Is vitamin D level associated with the natural course of atopic dermatitis?

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M. Dogru


Atopic dermatitis, Child, Vitamin D, Severity, Natural course


Introduction and objectives: Atopic dermatitis (AD) is a chronic inflammatory disease of the skin. Apart from its well-known role on calcium metabolism, vitamin D is reported to affect skin functions. The study aims were to: compare the vitamin D levels of children with AD and healthy children; investigate the relationship between the severity of AD and vitamin D levels; and investigate the effect of vitamin D on the natural course of AD.

Patients or materials and methods: Sixty-nine patients with AD were enrolled. Seventy healthy children were assigned as control group. Clinical and demographic features of groups were recorded. The skin prick test, eosinophil counts, immunoglobulin (Ig) E levels and serum 25 OH cholecalciferol (25OHD3) levels were measured. After at least 4 years of follow-up, patients
were re-evaluated for natural course of AD.

Results: Mean 25OHD3 level was lower in patient group vs. control group; 19.86 ± 6.7 ng/mL (min-max: 6.8-40) vs. 24.07 ± 9.08 ng/mL, respectively, (p = 0.002). Mean 25OHD3 levels, and vitamin D status were significantly different between AD severity groups. (p < 0.05). In terms of vitamin D status in the pairwise comparison, vitamin D deficiency was greater in children with severe and moderate AD groups (respectively, p = 0.005, p = 0.018). In Tukey’s post hoc analysis for 25OHD3 level, the 25OHD3 levels of severe AD are significantly lower than mild or moderate AD (respectively, p = 0.001, p = 0.026). There was a negative correlation between 25OHD3 levels and severity of AD (r = −0.480; p = 0.001). In patients reassessed after 4 years: age, the age of AD onset, vitamin D deficiency, SCORAD level and severe AD were higher in the persistent group vs. remission group, 25OHD3 levels were higher in the remission group vs. persistent group (p < 0.05).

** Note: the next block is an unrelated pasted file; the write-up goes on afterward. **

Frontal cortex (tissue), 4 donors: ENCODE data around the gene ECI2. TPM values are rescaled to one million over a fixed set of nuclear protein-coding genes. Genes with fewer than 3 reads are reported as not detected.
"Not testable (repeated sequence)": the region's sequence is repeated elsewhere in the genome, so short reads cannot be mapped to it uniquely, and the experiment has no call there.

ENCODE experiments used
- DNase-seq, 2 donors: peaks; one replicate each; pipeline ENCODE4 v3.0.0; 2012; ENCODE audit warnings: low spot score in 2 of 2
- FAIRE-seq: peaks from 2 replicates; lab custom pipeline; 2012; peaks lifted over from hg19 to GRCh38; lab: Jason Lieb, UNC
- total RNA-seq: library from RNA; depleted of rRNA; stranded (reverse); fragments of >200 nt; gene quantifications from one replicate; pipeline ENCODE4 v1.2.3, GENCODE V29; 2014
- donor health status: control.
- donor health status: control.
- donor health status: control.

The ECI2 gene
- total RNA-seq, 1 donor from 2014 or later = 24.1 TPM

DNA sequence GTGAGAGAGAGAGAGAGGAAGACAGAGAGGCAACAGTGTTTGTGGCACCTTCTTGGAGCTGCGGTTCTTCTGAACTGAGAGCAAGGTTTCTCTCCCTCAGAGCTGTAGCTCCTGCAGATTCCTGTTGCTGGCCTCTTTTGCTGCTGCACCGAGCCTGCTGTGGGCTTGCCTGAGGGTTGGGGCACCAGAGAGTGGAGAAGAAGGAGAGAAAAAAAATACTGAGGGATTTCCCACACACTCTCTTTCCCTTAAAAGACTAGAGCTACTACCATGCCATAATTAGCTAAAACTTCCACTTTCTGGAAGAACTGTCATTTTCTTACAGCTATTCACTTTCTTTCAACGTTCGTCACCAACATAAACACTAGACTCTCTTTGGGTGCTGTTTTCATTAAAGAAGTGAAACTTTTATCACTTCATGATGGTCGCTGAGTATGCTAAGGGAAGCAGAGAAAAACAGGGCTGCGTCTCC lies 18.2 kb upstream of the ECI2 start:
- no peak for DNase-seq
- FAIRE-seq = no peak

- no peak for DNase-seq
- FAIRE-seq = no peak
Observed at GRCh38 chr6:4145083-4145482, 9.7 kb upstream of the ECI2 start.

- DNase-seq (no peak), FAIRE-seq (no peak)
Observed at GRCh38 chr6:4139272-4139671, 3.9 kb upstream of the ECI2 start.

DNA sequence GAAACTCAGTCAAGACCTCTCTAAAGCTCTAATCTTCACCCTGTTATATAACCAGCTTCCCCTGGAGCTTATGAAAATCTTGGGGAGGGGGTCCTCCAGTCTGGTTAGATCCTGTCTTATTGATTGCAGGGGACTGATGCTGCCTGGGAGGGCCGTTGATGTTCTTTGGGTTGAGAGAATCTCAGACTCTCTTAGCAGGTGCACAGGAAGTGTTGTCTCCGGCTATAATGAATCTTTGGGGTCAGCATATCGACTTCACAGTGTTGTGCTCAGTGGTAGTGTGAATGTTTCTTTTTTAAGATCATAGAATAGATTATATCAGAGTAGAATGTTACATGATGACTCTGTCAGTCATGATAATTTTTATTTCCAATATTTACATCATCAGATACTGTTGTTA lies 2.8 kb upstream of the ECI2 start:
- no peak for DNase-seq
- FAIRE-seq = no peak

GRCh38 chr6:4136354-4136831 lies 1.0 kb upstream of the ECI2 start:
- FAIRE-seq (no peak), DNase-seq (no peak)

Conclusions: Mean vitamin D levels were lower in patients with AD. A negative correlation between vitamin D levels and disease severity was documented. Vitamin D may affect the natural course of atopic dermatitis. There is a need for more comprehensive studies in this regard.

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